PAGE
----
PLAYTEST MATERIAL One of the more lamentable things I have faced in some moments when playing Dungeons & Dragons is the realization that magic is such a particular craft.  This was more understandable in early D&D, when Vancian Magic was king.  A wizard would spend hours memorizing this very particular spell that has a very particular effect when the spell is finally triggered. Experiencing Dungeon Crawl Classics and other systems in which "spell checks" must be made with varying levels of results was an eye opening experience.  Ever since, I have fallen in love with "risky magic."  Recently, I've wondered: what if we made this a process that was less based on tables with predetermined results, and more on some simple principles that govern magic? Malleable Magic is an attempt to use these governing principles to make magic a rules-light and highly intuitive process.  It makes it so that players can innovate, manipulating magical energy to se

My Upcoming Lion & Dragon Campaign

I have reached my limit. I can contain it no longer. I've been staring at it for months now, just licking my chops and praying for the day to come. No more. It's time for this to finally happen. I don't care if I'm running this son of a bitch for only 2 players. Daddy's been eating his vegetables running 5e D&D for over 2 years now. It's time for pie. Or steak. Or whatever it is I really want to be eating instead of 5e in this metaphor. Lion & Dragon has everything that I want in an RPG right now.  Between the core rulebook, the Dark Albion setting material, and the supplementary rules that offer tons of additional tools to enrich the "Medieval Authentic Role-playing" vibe, I can run a kick ass game that would've taken months of research, homebrewing, and preparation otherwise. So why am I writing this? I'm basically going to spread this to anyone interested in playing so that they have an idea of what I can offer. The pros

Adding Psychics to 5e

I've been utterly disappointed in Wizards of the Coasts' attempt to relegate psychic powers to subclasses. I understand why they're doing it. To put it simply, 5e is, much like 4e and 3e before it, designed around the concept that there should be balance between PCs of a given level. To tip the scales by adding more abilities for one PC while the other PCs are somewhat less equipped would feel unfair. So, by tying it to one's subclass, you're getting new flavorings that are more or less equivalent to what everyone else is getting. That's boring and uninspiring .  What if, truly in the vein of older editions of D&D, we added the potential for all PCs to have these abilities, but it's completely left to chance? This means that what you roll at character creation is MUCH more important. It means that you end up with a new dimension to add to your game. The rules will be familiar enough to be easily incorporated, but fresh enough to make their addition a sig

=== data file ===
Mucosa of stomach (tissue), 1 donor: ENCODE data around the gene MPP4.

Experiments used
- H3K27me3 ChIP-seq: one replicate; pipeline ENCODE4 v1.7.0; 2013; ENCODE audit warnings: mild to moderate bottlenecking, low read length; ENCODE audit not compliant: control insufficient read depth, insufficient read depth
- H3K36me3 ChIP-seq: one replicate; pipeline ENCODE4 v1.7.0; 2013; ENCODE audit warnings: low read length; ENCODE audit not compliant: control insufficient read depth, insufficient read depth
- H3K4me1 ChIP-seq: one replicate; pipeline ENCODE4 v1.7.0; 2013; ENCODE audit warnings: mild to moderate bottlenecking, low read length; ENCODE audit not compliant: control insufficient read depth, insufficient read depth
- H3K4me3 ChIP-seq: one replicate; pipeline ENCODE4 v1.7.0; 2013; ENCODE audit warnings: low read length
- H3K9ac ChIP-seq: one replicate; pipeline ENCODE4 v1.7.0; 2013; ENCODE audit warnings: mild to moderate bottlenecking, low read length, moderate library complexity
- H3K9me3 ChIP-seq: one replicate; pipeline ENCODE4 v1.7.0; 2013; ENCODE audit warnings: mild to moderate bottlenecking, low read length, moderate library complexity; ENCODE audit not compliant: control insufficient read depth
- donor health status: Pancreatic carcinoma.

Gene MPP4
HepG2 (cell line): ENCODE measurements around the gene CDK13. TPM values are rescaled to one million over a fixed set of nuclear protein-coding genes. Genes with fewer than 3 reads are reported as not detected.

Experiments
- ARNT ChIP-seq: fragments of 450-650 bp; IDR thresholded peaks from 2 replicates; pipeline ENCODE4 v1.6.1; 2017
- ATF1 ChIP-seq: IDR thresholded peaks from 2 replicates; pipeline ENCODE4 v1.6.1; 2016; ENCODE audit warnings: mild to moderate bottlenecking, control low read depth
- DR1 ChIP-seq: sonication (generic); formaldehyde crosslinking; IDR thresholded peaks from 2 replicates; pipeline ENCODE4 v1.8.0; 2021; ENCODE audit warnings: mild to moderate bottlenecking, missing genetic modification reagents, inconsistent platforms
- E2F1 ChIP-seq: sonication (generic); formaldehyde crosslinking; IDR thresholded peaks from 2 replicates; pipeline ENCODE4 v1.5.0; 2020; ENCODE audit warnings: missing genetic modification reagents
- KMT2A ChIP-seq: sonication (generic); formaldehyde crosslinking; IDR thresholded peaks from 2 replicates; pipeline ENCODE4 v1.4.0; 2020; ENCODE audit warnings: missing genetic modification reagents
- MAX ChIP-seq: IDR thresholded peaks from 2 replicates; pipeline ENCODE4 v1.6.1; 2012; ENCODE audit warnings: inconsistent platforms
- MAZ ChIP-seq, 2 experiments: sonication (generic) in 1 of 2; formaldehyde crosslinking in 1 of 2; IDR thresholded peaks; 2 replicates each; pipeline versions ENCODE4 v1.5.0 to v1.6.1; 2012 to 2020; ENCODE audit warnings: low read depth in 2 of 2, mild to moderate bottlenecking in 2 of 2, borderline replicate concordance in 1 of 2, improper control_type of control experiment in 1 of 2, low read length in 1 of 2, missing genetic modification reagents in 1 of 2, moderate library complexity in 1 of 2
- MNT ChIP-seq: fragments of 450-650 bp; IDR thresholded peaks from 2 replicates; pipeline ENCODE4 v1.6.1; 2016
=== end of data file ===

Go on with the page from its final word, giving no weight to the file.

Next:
Why OSR?

If you've watched Critical Role or any of the other major Live Stream D&D Fifth Edition games, you gather a particular impression of what Dungeons and Dragons, at its core, is supposed to be.  Wizards of the Coast's marketing team spends plenty of time pushing this idea.  "Collaborative Storytelling" is what they call it.  "You tell stories together as a group, playing exotic characters in magical, fantastical worlds." It sounds accessible and highly appealing to many, but when you put the idea into practice, you're often left with disparate approaches to playing the game that are eternally in conflict. While there are often mixtures of each approach in any Tabletop Roleplaying Game group, players will often emphasize some more than others, causing the desire to branch off into separate groups or playing separate systems.  This is a natural impulse.  Part of Fifth Edition's overwhelming success is how it melds all three approaches together, fac

A Comedy of Errors - The State of My Current 5e Campaign

It began with the best of intentions. I knew more than one player in my area who clamored for a D&D experience that was nontraditional to say the least. My wife lamented how combat-oriented the games she and I had been involved in tended to be. So, in the manner of Toni Morrison's famous quote, ("If there is a book that you want to read, but it hasn't been written yet, you must be the one to write it.") I said "Fuck it, let's make this happen." My newest player suggested that it would be interesting to run a campaign based around a troupe of traveling performers. I loved this idea! It sounded brilliant for an episodic, mostly social approach to the game. I started hastily constructing a setting that I thought would be fresh and interesting, something fitting for a high fantasy, high magic system like D&D 5e. My often low-fantasy oriented passions were greenlit for bizarre amalgamations of historical analogues and subgenre bending fantasy tropes.